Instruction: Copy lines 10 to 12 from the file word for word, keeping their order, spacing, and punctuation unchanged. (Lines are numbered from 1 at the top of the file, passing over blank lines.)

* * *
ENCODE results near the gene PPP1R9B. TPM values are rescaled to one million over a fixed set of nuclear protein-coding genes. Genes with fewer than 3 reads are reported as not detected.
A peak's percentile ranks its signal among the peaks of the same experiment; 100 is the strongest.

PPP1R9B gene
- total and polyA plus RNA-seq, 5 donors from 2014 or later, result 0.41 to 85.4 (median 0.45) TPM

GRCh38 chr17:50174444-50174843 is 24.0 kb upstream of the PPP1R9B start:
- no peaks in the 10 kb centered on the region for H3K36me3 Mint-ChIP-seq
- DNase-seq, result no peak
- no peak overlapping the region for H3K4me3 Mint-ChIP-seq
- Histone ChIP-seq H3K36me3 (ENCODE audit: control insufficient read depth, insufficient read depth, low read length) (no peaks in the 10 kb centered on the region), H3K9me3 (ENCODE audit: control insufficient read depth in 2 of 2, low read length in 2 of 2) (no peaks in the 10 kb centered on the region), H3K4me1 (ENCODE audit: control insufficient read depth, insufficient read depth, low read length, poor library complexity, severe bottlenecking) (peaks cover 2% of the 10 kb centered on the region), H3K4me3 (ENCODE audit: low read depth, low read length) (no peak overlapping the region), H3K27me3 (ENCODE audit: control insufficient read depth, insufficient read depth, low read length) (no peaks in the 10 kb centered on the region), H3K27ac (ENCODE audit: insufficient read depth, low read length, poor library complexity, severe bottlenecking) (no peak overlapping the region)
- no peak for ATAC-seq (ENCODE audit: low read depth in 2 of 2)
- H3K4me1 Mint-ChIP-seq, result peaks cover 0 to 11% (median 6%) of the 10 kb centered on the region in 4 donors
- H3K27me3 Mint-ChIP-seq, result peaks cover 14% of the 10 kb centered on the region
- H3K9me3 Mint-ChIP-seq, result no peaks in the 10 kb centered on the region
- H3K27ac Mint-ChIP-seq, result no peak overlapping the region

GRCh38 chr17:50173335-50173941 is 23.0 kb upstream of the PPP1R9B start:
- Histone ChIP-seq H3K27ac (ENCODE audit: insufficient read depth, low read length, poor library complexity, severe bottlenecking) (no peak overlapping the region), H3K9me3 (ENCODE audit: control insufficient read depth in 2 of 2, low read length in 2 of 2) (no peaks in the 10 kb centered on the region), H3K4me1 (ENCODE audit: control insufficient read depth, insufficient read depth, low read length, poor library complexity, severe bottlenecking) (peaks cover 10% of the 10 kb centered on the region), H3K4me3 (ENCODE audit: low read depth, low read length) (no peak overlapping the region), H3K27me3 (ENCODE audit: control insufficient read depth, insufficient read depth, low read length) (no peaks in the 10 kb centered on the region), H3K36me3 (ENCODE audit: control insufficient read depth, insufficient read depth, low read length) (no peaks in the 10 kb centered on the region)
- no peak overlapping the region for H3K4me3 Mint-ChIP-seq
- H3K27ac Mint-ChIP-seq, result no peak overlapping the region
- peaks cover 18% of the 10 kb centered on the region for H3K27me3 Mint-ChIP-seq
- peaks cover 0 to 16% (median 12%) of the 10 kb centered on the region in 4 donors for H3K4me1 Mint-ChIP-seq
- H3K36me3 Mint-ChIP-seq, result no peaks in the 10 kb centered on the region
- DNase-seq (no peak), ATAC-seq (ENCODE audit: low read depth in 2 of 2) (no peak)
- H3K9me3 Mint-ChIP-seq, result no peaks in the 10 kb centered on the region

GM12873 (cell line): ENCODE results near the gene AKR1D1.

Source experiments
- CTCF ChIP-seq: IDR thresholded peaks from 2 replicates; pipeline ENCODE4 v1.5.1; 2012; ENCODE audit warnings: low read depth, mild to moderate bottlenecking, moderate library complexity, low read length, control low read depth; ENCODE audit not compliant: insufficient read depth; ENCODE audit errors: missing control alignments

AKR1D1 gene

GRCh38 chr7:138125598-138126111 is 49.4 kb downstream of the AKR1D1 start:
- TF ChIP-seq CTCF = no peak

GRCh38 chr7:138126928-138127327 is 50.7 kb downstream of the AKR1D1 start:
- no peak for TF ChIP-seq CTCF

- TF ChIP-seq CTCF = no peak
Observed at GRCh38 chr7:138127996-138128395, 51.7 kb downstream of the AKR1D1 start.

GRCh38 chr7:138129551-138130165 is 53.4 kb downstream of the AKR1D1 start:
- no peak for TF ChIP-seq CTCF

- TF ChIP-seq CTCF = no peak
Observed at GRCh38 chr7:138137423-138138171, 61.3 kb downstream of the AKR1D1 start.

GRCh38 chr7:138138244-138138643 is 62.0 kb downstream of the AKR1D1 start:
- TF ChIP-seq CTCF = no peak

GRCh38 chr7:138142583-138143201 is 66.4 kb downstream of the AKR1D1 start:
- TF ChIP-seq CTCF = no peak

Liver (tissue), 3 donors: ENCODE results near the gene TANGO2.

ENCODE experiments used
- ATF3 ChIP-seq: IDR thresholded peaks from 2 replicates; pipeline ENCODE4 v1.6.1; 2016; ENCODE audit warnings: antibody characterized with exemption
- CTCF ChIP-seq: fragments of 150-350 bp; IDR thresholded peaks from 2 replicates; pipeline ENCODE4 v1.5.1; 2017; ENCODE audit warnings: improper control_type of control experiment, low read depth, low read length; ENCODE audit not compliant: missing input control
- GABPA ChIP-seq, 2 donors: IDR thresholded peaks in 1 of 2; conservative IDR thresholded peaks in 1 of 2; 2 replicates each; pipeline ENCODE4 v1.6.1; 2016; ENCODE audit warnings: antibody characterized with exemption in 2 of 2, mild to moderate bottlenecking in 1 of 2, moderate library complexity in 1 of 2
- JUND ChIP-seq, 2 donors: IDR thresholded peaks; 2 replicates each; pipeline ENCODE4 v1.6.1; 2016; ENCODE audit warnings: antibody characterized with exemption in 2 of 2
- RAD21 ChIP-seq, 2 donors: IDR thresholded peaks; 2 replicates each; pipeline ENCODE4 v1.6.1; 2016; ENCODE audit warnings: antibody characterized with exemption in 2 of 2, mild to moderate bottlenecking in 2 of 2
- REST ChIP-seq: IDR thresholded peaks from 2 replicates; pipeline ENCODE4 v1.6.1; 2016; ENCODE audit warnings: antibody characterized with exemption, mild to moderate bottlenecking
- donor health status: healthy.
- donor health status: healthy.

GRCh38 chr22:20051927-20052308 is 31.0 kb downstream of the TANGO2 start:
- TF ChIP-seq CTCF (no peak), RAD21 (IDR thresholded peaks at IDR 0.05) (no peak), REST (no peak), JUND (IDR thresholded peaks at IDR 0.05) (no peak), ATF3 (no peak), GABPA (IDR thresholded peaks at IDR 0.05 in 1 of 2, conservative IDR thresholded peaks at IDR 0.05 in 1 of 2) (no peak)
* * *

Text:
- no peak for ATAC-seq (ENCODE audit: low read depth in 2 of 2)
- H3K4me1 Mint-ChIP-seq, result peaks cover 0 to 11% (median 6%) of the 10 kb centered on the region in 4 donors
- H3K27me3 Mint-ChIP-seq, result peaks cover 14% of the 10 kb centered on the region